The first consideration for any Mixed Reality application is the hardware. Irrespective of the device, whether it is a mono loudspeaker, or a fully personalised binaural rendering over headphones, listeners can still become immersed, attribute meanings and interpret spatial cues.
Headphones are a popular option for Mixed Reality, and they come in many forms, from fully enclosed, designed to isolate a listener from their acoustic environment, through to fully open making use of bone or cartilage conduction.
This is similar to VR and AR. One of the best analogies for VR is that of enclosed headphones, with AR being open-backed, and one of the proposed solutions to improve VR adoption is the inclusion of a built in camera, that could allow users to quickly view their environments when desired without having to remove their headset.
Enclosed headphones can also make use of this same principle by subverting microphones designed for active noise cancellation so that they pass through the sonic content unaltered, on request.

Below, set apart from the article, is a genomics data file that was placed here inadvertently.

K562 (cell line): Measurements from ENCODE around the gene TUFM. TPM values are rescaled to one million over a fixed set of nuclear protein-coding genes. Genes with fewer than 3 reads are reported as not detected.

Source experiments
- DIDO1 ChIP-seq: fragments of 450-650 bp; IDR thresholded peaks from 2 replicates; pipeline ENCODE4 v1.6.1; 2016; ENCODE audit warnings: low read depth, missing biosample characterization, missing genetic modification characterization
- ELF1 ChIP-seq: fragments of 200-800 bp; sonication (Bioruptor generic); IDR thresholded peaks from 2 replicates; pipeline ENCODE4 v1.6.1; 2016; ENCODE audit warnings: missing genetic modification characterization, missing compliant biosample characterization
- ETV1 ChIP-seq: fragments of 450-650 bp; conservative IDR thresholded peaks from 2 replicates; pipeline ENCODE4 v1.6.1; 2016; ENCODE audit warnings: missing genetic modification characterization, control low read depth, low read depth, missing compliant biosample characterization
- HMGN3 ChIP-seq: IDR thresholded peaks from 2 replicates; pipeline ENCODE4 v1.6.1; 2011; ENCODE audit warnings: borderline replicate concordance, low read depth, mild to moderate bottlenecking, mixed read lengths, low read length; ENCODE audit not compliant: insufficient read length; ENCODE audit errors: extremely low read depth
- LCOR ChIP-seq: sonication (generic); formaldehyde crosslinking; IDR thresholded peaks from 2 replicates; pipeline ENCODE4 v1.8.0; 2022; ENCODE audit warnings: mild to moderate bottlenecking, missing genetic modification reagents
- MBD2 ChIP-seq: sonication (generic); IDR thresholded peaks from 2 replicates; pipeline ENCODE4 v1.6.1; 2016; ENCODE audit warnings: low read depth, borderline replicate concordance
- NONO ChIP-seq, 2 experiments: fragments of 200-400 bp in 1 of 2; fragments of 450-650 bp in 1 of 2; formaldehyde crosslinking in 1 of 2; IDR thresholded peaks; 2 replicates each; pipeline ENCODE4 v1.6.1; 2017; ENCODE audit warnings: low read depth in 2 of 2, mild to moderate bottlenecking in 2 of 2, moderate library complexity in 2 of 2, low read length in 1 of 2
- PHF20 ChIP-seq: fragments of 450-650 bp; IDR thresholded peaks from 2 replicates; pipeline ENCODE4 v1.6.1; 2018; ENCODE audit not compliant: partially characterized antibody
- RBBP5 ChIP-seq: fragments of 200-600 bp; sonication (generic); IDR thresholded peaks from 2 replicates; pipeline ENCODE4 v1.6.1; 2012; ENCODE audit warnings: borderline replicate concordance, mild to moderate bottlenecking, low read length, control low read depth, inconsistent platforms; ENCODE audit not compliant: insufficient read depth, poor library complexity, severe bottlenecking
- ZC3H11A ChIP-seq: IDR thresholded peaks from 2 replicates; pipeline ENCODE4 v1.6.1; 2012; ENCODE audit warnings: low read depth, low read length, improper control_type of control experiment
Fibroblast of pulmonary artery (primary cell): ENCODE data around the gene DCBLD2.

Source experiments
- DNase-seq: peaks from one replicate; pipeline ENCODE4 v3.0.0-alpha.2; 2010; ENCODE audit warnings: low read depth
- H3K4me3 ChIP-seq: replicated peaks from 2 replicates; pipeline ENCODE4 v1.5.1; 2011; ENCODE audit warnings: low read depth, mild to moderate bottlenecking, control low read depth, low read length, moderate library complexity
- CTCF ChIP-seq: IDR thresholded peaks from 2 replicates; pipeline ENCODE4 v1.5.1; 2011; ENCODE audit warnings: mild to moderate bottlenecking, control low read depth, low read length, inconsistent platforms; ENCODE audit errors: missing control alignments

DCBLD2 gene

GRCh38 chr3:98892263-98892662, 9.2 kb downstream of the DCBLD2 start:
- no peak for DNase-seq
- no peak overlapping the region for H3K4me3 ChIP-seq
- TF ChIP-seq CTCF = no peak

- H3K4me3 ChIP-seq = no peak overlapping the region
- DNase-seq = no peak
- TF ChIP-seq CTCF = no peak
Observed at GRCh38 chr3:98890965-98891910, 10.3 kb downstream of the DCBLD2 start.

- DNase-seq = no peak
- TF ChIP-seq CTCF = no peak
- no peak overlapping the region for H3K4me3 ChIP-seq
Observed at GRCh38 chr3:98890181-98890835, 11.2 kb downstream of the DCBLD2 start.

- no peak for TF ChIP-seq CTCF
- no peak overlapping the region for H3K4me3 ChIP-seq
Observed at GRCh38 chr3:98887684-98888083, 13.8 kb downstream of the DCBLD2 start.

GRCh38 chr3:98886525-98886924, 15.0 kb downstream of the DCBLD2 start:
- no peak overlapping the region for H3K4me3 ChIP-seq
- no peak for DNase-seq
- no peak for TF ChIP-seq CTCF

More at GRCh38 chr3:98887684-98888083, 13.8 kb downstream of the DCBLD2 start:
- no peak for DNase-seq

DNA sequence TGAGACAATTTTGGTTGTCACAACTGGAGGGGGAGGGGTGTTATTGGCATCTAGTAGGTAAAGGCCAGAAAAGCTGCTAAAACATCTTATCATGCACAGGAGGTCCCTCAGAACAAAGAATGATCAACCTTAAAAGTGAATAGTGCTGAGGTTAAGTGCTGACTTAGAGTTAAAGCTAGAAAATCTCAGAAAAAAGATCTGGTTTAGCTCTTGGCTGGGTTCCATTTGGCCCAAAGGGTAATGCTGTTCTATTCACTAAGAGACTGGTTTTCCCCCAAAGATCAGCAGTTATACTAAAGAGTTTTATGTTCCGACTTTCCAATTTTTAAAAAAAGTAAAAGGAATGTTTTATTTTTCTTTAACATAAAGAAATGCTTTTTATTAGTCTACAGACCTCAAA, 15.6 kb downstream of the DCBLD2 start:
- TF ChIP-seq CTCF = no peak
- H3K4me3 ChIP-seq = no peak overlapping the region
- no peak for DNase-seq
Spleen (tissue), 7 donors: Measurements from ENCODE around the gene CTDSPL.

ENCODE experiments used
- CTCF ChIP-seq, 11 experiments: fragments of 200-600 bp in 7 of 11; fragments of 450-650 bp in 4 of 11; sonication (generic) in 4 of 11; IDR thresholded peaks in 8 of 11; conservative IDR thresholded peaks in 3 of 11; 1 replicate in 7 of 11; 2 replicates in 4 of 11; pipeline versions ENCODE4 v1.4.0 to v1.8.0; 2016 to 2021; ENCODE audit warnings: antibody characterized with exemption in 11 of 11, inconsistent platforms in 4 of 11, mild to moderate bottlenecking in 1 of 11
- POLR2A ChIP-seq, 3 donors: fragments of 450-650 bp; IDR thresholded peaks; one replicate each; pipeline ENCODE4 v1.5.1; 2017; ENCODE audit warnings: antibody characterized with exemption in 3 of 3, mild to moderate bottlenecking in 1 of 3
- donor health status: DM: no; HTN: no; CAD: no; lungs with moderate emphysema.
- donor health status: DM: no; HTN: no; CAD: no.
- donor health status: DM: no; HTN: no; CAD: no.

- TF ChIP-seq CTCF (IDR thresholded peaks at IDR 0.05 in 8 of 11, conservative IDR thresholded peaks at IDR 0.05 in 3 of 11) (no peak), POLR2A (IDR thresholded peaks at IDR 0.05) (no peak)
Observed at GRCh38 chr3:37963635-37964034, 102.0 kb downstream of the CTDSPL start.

Humans expect to hear much more than they can see. One of the theories about the evolutionary loss of control of the extrinsic auricular muscles is that it allowed humans to more immediately react to a threat, by forcing them to look at a sound source when a head naturally rotated to maximise the audible input to both, forward facing, ears.
The aural technologies of stethoscopes and hearing aids were both invented in the 19th century and can provide superhuman hearing. These devices can enhance or interpolate sounds that might be misheard, or even provide access sounds that would normally be inaudible, and both can be easily incorporated into Mixed Reality.